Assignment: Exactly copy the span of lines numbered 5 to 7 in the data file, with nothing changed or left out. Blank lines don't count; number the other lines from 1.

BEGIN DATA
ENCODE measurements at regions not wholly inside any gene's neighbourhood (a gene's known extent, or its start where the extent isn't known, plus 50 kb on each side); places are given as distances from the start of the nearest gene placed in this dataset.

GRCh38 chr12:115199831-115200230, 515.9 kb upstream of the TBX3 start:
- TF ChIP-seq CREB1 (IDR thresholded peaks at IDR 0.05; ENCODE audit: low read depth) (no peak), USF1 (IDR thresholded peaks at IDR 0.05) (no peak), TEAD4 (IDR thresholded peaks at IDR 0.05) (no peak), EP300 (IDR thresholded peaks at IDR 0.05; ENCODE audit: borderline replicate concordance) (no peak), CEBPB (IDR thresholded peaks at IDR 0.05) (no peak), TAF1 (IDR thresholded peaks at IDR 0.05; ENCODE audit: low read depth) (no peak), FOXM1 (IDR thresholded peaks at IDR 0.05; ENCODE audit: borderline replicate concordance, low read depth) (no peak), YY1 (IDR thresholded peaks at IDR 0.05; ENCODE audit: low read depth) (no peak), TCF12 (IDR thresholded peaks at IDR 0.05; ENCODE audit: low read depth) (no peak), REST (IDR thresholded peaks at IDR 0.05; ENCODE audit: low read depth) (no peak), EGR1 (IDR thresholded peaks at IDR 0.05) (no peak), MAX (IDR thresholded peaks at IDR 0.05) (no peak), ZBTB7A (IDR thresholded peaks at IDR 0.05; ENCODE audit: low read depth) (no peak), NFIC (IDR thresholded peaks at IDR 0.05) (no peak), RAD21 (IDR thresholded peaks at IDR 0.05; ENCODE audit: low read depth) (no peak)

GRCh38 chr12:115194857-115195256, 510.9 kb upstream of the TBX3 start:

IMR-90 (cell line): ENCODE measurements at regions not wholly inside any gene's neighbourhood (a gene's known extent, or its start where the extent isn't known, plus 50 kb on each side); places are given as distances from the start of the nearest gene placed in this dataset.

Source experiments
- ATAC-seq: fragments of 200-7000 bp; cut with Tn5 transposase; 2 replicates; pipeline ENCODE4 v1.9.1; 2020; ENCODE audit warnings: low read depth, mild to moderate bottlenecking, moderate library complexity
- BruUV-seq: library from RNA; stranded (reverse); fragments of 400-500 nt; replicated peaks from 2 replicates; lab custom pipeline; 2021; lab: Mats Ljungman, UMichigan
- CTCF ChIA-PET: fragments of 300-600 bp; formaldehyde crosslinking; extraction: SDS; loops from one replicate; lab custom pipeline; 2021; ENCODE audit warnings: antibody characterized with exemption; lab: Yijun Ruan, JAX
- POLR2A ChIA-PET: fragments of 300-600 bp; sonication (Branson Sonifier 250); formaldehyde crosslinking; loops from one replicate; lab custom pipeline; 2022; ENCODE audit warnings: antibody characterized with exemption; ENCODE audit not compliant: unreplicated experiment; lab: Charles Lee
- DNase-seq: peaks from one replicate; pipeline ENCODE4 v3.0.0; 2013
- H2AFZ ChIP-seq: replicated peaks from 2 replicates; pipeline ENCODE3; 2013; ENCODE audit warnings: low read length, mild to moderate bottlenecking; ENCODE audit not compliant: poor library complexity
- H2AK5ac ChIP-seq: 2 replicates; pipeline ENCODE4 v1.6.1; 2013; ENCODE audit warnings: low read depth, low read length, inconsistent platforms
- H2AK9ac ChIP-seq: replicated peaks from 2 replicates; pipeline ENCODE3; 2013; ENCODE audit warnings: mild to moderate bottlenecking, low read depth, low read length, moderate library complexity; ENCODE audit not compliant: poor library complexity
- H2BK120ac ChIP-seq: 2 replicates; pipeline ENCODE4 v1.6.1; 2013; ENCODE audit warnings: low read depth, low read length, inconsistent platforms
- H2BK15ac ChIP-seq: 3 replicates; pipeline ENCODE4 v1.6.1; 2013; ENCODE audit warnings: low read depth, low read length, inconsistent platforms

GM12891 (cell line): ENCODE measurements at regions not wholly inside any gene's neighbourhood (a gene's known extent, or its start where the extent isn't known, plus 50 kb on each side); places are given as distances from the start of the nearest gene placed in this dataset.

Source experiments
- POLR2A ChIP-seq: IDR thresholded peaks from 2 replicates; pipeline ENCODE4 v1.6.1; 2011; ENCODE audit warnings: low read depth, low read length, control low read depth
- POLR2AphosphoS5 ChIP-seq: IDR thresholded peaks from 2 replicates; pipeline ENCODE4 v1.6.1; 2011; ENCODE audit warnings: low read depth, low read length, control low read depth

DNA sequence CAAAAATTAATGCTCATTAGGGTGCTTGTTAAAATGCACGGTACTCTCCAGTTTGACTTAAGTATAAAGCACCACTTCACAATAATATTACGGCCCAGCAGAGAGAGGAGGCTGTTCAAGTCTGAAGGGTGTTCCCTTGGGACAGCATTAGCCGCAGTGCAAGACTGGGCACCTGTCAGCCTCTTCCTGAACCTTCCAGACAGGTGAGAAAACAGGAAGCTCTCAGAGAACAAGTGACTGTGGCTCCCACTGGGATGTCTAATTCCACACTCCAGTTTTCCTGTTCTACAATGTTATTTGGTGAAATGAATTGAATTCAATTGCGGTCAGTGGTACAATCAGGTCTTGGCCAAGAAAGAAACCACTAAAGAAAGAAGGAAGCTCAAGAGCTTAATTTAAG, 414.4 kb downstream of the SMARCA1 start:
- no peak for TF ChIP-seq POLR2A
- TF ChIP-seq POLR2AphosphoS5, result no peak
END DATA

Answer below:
IMR-90 (cell line): ENCODE measurements at regions not wholly inside any gene's neighbourhood (a gene's known extent, or its start where the extent isn't known, plus 50 kb on each side); places are given as distances from the start of the nearest gene placed in this dataset.

Source experiments
- ATAC-seq: fragments of 200-7000 bp; cut with Tn5 transposase; 2 replicates; pipeline ENCODE4 v1.9.1; 2020; ENCODE audit warnings: low read depth, mild to moderate bottlenecking, moderate library complexity